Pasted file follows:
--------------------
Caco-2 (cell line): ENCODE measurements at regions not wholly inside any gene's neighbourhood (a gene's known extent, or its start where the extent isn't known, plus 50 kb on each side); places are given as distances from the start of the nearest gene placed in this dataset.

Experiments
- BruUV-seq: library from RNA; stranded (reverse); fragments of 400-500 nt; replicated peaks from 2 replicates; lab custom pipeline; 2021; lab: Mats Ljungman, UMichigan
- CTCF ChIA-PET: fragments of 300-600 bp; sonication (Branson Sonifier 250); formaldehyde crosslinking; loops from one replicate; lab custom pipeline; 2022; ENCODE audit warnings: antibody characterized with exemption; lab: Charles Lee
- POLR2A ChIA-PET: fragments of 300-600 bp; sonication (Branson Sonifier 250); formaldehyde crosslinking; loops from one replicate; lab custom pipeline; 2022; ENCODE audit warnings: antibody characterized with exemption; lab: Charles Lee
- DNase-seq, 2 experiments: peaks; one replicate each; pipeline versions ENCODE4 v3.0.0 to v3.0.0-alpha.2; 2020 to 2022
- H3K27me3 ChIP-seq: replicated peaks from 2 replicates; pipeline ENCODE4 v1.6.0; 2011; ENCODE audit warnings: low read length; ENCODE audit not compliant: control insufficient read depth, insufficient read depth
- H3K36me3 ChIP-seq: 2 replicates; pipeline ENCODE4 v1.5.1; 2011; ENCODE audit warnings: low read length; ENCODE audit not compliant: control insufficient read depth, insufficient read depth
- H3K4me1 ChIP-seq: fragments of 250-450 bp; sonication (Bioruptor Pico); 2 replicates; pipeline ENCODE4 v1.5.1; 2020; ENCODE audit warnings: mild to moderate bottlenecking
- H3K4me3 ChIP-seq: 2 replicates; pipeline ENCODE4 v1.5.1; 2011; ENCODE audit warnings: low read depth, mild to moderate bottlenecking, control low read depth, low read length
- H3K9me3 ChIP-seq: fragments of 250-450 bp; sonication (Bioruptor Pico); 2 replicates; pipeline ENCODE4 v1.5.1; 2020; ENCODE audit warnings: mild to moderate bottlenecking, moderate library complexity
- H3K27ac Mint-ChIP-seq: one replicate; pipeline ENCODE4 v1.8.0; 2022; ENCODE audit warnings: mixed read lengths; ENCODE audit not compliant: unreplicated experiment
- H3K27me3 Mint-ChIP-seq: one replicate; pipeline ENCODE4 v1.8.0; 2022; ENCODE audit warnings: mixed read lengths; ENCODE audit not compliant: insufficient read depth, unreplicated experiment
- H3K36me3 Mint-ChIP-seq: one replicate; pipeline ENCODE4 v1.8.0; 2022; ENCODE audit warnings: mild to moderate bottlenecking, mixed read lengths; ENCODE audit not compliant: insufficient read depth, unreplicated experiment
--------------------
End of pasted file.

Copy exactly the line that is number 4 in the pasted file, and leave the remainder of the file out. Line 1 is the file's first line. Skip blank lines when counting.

- CTCF ChIA-PET: fragments of 300-600 bp; sonication (Branson Sonifier 250); formaldehyde crosslinking; loops from one replicate; lab custom pipeline; 2022; ENCODE audit warnings: antibody characterized with exemption; lab: Charles Lee